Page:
Repeated sodium depletion enhances spontaneous sodium intake in animals and humans, and may be a significant determinant of lifelong sodium intake. In rats, even a single sodium depletion is reported to enhance both need-induced and spontaneous sodium intakes enduringly. Both types of increases are reported to plateau after two to three depletions, and to be greater in females. Here, in two strains of rats, Wistar (W) and Sprague-Dawley (SD), and in two laboratories using different W substrains, in Israel and France, we studied the influence of repeated sodium depletions on need-induced and spontaneous sodium intake. Need-induced intake in W increased incrementally, but in SD, need-induced intake occurred fully at the first depletion. In both cases, the response was not related to changes in the diuretic efficacy of furosemide. In all strains, depletions enhanced spontaneous sodium intake, but the enhancement dissipated within days following each depletion, and only attained significance over the whole 7-week experiment in male SD. Enhancement was not greater in females, despite their greater spontaneous sodium intakes. Finally, in rats given a choice of NaCl and CaCl2, depletions enhanced only NaCl intake, both need-induced and spontaneous, attesting to the specificity of the appetite in both its forms. Our findings show that enhancement of need-induced and spontaneous sodium intake resulting from repeated sodium depletions depends upon the gender and strain of rats, and it does not result from an altered diuretic response. Persistent enhancement of spontaneous sodium intake is not a ubiquitous phenomenon.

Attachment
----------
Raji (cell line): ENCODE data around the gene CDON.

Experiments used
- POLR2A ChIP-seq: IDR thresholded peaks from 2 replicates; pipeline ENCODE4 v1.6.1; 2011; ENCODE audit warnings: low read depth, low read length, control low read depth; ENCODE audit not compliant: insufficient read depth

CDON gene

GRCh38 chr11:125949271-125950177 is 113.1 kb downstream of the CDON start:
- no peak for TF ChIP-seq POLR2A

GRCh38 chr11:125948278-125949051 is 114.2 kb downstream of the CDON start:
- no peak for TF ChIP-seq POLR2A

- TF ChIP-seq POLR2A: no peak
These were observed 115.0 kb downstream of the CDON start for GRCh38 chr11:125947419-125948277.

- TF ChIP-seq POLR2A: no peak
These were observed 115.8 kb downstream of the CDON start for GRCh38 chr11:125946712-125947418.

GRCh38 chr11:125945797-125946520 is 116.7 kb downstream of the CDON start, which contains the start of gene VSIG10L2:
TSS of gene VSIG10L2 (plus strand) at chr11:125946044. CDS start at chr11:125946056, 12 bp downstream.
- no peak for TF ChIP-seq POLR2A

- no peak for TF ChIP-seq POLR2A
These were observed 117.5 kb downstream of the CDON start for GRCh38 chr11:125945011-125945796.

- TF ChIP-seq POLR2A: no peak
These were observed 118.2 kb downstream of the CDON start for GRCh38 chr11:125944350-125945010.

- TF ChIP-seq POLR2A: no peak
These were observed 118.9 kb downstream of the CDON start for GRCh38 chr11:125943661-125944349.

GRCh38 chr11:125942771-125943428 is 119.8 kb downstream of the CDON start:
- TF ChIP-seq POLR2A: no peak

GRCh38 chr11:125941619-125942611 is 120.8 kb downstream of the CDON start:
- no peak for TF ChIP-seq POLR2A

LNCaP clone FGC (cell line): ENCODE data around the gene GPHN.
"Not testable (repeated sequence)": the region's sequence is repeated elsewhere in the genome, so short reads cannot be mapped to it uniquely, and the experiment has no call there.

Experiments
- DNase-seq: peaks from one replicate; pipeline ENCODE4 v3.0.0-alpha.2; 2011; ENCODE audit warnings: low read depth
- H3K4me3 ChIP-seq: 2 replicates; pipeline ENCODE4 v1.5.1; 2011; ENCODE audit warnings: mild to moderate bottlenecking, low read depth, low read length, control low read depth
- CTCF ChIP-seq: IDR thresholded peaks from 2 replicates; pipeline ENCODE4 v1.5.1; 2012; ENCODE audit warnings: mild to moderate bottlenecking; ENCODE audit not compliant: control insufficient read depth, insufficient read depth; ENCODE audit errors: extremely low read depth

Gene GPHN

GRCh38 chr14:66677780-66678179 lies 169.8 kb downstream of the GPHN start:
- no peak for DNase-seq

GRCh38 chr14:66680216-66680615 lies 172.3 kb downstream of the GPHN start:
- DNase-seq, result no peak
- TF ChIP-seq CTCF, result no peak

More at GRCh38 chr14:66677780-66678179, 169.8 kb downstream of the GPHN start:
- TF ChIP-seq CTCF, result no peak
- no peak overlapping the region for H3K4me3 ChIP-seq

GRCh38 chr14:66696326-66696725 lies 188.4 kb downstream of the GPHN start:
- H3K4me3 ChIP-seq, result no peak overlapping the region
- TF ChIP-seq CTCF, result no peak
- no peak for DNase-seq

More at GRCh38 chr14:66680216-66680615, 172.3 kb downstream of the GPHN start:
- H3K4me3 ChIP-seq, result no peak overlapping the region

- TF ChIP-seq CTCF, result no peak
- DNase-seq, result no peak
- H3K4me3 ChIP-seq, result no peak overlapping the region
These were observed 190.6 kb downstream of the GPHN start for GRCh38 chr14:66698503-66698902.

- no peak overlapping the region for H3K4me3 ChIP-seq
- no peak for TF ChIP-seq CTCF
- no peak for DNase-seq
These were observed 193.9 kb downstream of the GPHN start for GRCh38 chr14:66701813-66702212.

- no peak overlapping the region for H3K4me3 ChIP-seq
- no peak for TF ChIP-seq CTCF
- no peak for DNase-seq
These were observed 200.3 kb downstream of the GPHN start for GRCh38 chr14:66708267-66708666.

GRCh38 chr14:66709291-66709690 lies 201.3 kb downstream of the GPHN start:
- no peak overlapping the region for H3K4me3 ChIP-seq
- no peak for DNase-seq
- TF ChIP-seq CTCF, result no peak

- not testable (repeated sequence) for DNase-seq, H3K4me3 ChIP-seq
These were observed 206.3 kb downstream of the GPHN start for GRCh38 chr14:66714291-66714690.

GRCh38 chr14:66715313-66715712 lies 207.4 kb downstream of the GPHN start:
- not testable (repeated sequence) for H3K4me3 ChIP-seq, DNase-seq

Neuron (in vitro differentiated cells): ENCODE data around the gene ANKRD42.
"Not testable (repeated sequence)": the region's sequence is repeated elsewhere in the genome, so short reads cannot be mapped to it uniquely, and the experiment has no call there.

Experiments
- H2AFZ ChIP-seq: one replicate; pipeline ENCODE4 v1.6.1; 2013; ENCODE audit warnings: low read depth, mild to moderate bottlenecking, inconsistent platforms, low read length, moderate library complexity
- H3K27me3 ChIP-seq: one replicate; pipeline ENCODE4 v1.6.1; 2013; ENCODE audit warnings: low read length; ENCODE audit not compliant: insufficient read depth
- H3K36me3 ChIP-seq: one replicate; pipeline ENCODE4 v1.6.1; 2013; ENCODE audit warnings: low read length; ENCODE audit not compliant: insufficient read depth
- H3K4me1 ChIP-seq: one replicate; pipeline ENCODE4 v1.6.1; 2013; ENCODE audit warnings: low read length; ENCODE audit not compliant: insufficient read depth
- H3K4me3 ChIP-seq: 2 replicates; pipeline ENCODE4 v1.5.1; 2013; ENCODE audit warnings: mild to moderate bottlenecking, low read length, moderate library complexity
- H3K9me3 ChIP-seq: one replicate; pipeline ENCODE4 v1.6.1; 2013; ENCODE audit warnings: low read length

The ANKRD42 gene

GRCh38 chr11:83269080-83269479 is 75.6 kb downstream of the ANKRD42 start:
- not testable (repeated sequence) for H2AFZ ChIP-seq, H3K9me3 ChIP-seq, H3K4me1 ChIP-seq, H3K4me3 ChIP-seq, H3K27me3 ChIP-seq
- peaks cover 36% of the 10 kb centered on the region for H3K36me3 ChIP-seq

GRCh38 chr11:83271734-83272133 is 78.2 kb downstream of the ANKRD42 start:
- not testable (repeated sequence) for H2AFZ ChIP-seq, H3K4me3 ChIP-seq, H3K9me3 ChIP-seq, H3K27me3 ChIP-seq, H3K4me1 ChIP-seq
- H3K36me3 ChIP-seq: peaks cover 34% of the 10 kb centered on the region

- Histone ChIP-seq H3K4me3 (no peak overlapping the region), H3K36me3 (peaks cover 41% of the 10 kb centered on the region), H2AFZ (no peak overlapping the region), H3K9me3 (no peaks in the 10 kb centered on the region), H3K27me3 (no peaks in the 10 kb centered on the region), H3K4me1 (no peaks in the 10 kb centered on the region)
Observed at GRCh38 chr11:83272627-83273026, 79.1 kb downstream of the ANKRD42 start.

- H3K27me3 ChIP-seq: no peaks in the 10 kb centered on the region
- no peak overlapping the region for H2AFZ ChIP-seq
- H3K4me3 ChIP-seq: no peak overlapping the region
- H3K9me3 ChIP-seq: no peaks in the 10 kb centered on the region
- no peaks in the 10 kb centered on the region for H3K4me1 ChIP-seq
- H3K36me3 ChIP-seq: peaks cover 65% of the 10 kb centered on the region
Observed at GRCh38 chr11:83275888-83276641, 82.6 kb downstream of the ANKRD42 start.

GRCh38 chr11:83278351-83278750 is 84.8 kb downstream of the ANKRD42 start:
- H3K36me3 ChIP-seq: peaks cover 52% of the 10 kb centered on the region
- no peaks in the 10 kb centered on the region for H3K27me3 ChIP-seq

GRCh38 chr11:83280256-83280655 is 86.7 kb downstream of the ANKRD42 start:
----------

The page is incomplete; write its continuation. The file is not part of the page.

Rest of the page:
|Number of pages||10|
|Journal||Physiology and Behavior|
|State||Published - 15 Sep 2004|
Bibliographical noteFunding Information:
We thank Vered Altman, Efrat Barnea, Svetlana Girin, Merav Rozenman, and Efrat Oren for valuable assistance, and Keren Or-Chen for statistical advice. Supported by The Israel Science Foundation 902/00 to Micah Leshem.
- Gender differences
- Sodium appetite
- Sodium depletion
- Strain differences
ASJC Scopus subject areas
- Experimental and Cognitive Psychology
- Behavioral Neuroscience